During design, we knew we wanted to pull in data from many systems of record, so a single monolithic source of truth was off the table. This means the master records for ctlstore data actually live outside of the system itself, in an origin. A loader ingests change stream from the origin, and applies these changes to ctlstore via the HTTP API exposed by the Executive service.
In practice, it’s a bit more complicated. Our production setup uses the open-source change data capture system Debezium. Debezium streams MySQL replication logs from the origin database and emits the changes in JSON format to a Kafka topic. A loader process consumes this topic, batches the changes, and applies them to ctlstore. The HTTP API provides a transactional offset tracking mechanism alongside the write path to ensure exactly-once delivery. In ctlstore, all mutations are either “upserts” or deletes, so replays are idempotent.
To ensure that data passes integrity checks, ledger statements are applied to the ctldb as they’re inserted into the ledger. This is done transactionally so that a failure will rollback the ledger insert atomically. For example, if a string failed to validate as UTF-8, it would be rejected, preventing bad ledger entries from halting ledger processing at the Reflector side. This safety mechanism caught an early bug: field names in the ledger statements weren’t being escaped properly, and a developer used the name “type” for a field, a reserved word. MySQL rejected this table creation statement as invalid before it poisoned the ledger.
ctlstore is a multi-tenant system, so it is necessary to limit resource usage to protect the health of the system overall. A large influx of mutations would not only crowd out other writers, but could also have damaging effects across our fleet. To avoid this, there are limits on the rate of mutations over time for each loader. The other resource to manage is disk usage. LDB space is precious because every instance must store a full copy of the data. The Executive service monitors disk usage for each table, alerts when a soft limit is reached, and enforces a hard limit once a table reaches a certain size. Both rate limits and table size limits can be adjusted on a per-resource basis.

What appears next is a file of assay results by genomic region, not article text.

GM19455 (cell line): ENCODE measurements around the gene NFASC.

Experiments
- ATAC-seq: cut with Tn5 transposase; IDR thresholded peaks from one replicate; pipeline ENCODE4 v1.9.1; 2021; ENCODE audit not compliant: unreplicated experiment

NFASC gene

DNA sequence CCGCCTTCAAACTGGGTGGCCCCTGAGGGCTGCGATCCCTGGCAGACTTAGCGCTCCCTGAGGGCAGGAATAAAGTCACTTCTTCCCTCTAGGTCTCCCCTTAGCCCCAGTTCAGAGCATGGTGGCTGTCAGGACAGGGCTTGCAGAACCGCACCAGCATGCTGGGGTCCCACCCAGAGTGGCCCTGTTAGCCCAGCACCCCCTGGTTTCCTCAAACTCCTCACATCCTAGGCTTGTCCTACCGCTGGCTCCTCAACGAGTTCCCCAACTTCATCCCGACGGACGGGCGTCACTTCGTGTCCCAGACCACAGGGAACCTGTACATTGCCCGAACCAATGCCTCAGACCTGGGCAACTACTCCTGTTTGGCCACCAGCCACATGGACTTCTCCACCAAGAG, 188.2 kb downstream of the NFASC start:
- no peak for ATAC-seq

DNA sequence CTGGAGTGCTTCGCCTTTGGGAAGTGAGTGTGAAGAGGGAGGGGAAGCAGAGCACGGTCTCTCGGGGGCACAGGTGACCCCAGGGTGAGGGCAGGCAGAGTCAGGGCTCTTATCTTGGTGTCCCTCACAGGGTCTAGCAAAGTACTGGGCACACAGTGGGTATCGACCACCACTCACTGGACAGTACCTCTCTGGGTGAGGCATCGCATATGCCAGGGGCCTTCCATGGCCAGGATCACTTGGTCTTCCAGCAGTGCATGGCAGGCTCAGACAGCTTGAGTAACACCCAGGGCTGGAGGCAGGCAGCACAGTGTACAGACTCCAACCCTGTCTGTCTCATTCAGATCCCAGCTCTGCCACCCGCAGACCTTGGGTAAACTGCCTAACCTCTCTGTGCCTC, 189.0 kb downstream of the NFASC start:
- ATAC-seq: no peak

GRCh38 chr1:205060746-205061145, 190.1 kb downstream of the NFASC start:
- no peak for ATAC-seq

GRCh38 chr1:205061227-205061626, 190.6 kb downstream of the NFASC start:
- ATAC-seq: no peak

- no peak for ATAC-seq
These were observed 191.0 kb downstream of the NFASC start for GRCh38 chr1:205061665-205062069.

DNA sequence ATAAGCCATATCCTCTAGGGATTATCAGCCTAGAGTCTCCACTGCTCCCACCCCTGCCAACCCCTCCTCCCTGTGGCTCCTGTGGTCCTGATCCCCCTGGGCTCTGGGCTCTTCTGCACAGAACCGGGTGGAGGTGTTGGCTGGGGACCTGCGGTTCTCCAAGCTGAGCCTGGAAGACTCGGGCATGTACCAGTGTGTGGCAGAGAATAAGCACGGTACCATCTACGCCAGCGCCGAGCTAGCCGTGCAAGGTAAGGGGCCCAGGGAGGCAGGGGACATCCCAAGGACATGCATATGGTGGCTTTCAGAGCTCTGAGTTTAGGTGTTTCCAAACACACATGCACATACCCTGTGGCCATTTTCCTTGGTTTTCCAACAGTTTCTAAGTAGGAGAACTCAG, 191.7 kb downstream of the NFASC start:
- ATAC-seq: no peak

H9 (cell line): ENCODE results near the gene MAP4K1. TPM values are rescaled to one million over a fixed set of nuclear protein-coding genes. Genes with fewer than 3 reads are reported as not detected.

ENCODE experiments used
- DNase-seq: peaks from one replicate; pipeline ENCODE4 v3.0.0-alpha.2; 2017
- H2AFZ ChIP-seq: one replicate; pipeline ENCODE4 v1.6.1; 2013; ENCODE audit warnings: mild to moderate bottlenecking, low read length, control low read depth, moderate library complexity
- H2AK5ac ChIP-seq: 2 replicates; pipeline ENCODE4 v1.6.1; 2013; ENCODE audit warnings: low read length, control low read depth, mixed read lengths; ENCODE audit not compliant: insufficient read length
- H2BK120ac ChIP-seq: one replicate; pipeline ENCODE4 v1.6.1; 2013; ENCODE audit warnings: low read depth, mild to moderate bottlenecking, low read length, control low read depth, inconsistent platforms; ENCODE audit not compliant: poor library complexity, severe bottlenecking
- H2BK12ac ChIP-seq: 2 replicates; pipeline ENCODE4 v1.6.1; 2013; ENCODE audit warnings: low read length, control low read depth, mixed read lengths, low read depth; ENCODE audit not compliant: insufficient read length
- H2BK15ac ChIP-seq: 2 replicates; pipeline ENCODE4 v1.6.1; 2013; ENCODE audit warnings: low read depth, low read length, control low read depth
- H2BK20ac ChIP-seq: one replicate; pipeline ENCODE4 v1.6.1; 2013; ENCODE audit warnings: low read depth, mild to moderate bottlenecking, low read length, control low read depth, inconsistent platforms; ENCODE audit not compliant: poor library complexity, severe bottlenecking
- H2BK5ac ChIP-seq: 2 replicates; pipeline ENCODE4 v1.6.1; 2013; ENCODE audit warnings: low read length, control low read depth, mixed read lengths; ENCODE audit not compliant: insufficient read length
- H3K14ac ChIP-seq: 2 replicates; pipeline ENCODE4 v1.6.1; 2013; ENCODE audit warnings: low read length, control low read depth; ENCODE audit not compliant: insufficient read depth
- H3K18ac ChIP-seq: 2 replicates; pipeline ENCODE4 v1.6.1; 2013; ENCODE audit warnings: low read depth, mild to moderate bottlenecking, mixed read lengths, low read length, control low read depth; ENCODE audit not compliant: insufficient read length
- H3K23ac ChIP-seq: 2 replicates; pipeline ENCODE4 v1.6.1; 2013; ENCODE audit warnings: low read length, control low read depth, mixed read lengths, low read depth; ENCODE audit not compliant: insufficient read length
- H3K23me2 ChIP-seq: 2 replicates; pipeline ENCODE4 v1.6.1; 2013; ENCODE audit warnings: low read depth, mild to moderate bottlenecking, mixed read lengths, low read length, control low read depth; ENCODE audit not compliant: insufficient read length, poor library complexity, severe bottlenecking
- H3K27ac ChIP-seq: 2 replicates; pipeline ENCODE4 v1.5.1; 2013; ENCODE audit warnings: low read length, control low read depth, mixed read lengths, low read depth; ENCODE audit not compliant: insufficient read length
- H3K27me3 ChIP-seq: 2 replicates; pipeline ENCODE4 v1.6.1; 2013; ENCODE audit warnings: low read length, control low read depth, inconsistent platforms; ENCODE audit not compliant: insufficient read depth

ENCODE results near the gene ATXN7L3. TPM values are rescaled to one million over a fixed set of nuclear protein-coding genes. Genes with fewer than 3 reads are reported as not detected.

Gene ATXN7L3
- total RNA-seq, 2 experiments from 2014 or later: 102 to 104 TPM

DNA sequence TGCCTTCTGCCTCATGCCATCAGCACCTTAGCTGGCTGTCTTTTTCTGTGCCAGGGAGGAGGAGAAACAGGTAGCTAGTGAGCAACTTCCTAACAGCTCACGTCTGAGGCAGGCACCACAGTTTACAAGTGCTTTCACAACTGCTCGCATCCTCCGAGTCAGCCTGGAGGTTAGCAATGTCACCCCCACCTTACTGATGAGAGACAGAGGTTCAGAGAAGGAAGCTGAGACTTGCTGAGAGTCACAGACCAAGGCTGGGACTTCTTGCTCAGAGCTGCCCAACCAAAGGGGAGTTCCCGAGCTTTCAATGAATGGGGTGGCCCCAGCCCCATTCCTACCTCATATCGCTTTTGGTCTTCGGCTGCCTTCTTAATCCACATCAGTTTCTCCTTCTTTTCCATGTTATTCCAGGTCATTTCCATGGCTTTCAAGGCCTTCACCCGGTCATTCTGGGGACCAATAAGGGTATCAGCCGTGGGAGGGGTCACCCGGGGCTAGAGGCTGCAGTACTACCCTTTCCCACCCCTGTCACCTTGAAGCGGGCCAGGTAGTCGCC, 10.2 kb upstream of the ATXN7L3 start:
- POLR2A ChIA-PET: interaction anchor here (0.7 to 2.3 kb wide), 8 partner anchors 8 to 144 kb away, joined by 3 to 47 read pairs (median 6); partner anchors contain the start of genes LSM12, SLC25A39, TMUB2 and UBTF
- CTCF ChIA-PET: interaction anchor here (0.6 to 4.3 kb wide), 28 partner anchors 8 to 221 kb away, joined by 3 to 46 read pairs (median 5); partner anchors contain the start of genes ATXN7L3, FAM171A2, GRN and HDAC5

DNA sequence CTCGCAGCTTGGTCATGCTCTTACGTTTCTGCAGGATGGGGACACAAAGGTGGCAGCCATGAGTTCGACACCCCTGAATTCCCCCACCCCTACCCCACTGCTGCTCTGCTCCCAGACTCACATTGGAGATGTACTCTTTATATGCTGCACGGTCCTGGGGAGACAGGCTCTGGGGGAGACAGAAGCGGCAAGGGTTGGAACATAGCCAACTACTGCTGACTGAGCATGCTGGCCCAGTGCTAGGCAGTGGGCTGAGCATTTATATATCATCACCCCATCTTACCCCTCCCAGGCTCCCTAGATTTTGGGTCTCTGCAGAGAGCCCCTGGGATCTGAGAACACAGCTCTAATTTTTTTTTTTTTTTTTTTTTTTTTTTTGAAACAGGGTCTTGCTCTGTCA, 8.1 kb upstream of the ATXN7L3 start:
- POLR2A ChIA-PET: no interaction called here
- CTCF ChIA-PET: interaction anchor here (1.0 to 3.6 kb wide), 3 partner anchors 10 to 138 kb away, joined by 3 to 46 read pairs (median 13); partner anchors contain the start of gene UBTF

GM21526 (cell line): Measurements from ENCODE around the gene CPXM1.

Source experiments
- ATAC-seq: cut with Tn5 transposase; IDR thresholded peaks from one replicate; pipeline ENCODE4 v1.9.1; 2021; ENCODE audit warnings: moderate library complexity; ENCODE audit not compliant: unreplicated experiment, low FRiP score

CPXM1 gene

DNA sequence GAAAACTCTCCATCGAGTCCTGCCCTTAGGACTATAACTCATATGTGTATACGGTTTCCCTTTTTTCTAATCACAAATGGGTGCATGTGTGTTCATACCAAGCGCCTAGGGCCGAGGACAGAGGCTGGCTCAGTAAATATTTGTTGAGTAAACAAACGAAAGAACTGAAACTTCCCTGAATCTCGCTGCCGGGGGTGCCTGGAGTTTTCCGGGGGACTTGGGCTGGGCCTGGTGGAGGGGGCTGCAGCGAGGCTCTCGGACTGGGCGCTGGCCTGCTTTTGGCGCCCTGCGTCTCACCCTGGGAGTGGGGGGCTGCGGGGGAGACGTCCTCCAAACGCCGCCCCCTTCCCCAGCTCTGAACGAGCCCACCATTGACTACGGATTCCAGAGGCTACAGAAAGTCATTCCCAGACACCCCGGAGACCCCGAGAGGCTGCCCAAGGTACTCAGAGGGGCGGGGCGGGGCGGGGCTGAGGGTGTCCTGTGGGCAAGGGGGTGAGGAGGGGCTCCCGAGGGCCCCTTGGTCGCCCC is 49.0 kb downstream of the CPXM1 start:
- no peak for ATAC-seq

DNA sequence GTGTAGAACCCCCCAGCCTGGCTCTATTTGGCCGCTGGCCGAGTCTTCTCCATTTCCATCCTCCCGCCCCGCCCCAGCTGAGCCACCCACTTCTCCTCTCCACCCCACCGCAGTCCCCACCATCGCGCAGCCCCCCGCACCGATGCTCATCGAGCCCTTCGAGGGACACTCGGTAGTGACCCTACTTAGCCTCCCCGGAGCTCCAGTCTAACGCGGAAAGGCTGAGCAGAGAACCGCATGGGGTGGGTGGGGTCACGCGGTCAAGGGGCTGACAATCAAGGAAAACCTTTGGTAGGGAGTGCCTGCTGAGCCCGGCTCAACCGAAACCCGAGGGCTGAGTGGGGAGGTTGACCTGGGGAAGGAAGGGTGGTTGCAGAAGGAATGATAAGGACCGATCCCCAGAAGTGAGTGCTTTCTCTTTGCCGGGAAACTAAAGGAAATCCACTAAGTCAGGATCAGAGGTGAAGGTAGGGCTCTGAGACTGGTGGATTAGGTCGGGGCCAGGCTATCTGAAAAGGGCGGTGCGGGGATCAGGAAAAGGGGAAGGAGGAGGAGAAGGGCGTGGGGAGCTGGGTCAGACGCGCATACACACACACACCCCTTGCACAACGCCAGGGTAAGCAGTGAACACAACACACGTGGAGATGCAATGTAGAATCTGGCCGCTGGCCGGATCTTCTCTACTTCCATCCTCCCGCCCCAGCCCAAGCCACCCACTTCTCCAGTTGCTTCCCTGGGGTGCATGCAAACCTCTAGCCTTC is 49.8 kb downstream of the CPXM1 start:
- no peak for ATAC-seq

ctlstore exposes a relational model, and as such, it requires setting up and managing a schema. We chose a structured, relational approach as opposed to a semi-structured, document approach to eliminate various edge cases that would lead to incorrect behavior and/or failures in production. Teams share the same tables so a schema helps developers understand the data they are handling.
Schema is managed using the HTTP API exposed by the Executive service. Endpoints are available for creating families and tables as well as adding fields to existing tables. Fields are specified with simple types (string, bytestring, integer, decimal, text, and binary) that map to compatible MySQL and SQLite internal types. Due to constraints of the underlying databases, only a subset of types are supported as primary key fields: string, bytestring, and integer.
Removing tables is currently not supported by the API, to prevent inadvertent disasters. We’re considering a safe way to implement this functionality. Removing fields will likely never be supported due to the implications downstream, such as breaking existing production deployments that depend on that field.
Our primary compute fleet is constantly churning. Instances are coming and going all the time. Typically, an instance lasts less than 72 hours. One of the requirements for ctlstore is that a freshly launched instance can be “caught up” within minutes. Replaying the entire ledger from the beginning wouldn’t cut it.
So instead, new instances bootstrap themselves by pulling a snapshot of the data from S3. The snapshot is just an LDB frozen in time. Using the same mechanism for crash recovery, a freshly booted Reflector can “resume” processing of the ledger from the snapshot. Once enough of the mutation statements have been applied, the container instance is marked as caught up. Services can specify that their tasks are only scheduled on container instances which are caught up.